Fossils erode from the banks and bottom of the Peace River and collect in gravel areas. The information below shows you how to hunt for these fossils.

Fossil Hunting Permit and Artifacts

In order to fossil hunt vertebrates on state land in Florida, you must have a Fossil Permit. Anyone can obtain a fossil permit. Fossil Shark teeth are specifically excluded, but in the Peace River, you will be finding more than just shark teeth, so be sure to get a permit first.

The permit application, permit renewal, and additional information from the FLMNH is here: FOSSIL PERMIT.

Do Not Collect Artifacts

In the state of Florida, it is illegal to collect artifacts on public land. If you find arrowheads, pottery shards, or or any other type of artifact, toss them back into the river.

When to Go (October - April)

You can fossil hunt here any time of the year. However, some times can be better than others.

It's best to fossil hunt along the Peace River when it has not been raining. If the river is running high, the gravel areas may not be accessable. Also, a high river means fast currents, which can be dangerous.

Usually, the best time to go is during the Florida "dry season" from Fall to Early Spring (October through April). This is when the river is at its lowest

River Water Level

As mentioned above, you are sifting for gravel on the bottom of the river, so you want the river height to be relatively low. The USGS has water level gauges along the Peace River. Below are some recommeneded river heights and real time river heights.

At Arcadia, you want the water to be around 1 foot in height or lower.
Above is the Arcadia river gauge height provided by the USGS:
(If the dates are not up-to-date, you will have to refresh your cache)

At Zolfo Springs, you want the water to be around 7 feet in height or lower.
Above is the Zolfo Springs river gauge height provided by the USGS:

How to Look for Fossils

Looking for fossils is fairly simple. It requires finding a gravel area on the bottom of the river and sifting it with a shovel and sifter.
In order to search the river, people usually rent a canoe or kayak and paddle up or down the river looking for a "perfect" gravel spot. If you don't want to canoe or kayak, you can simply find a public access point (listed in the Locations section below) and wade into the river.

The gravel is on the bottom of the river, so wade into a shallow area and test the bottom to see if there is gravel. When you find a spot, start sifting!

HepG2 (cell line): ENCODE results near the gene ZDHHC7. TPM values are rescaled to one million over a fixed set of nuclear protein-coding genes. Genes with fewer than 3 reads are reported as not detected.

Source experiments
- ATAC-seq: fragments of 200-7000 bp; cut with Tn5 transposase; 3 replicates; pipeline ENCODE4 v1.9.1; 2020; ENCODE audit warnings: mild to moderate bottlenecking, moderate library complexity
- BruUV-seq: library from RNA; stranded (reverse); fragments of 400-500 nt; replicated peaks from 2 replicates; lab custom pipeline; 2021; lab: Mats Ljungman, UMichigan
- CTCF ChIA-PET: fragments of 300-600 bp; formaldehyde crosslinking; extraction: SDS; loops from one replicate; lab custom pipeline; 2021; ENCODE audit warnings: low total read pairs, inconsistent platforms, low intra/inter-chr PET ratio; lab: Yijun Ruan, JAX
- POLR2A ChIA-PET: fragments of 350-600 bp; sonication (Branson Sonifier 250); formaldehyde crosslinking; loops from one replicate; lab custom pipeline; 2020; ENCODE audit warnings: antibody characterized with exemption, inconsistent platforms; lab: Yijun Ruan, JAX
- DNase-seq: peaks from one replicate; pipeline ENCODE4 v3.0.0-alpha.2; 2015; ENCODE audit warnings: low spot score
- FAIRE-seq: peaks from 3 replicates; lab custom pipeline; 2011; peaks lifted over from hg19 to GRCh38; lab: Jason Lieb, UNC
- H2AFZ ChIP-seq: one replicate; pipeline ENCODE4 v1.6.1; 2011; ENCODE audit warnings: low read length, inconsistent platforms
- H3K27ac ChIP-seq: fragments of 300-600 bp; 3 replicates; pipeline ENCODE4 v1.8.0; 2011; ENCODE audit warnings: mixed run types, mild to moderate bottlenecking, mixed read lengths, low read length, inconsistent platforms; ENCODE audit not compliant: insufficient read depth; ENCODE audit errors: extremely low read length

Recommended Equipment

Most people use a shovel and sifter to sift for fossils in the river, so you will need a shovel and a sifter, or a shovel/sifter combo.

RELODECOR Beachcombing Shark Tooth Sifter - Lightweight Sand Sifter for Shark Teeth and Fossil Hunting, Durable with Comfortable Grip and Wrist Strap

This is a small 14/5" x 11" lightweight shark tooth mesh sifter. Made of PVC and pool floaties, it floats in the surf and is very light to carry. The small mesh is good for a scoop of pebbles along the surf to search for shark teeth.

Invariably 4 Pcs Beach Sand Sifter, Shark Teeth Sifter Shell Shovel Rock Scooper with Shell Collecting Bag- Beach Scoop Shovel and Sifter Tool

If you don't want to lug a small shovel and sifter to shark tooth hunt, this is for you! These light weight 30" extendable scoops are perfect for cathing shark teeth in the surf before they wash away, AND you don't have to constantly bend over! A must-have for shark tooth hunting along the beach!"

Hiearcool Waterproof Phone Pouch, Waterproof Phone Case for iPhone 15 14 13 12 Pro Max XS Samsung, IPX8 Cellphone Dry Bag Beach Essentials 2Pack-8.3 inches

After a few mishaps with my phone fossil hunting in the rivers and coast, I highly recommend a cheap waterproof phone holder. Even though phones are now waterproof, it keeps the mud, salt, and sand off, and out of the speaker and charging ports, which quickly destroys a phone. This keeps your phone in pristine condition so you can use to I.D. your fossils on this website! This model is large enough to fit most newer phone sizes.

Locations: Where to find Fossils in the Peace River

Google Map of the Peace River, Florida
This map is centered between two of the main canoe rental companies

Fossils erode from the banks and bottom of the Peace River and collect in gravel areas along the river. Usually people will paddle up or down the river in search of a gravel spot.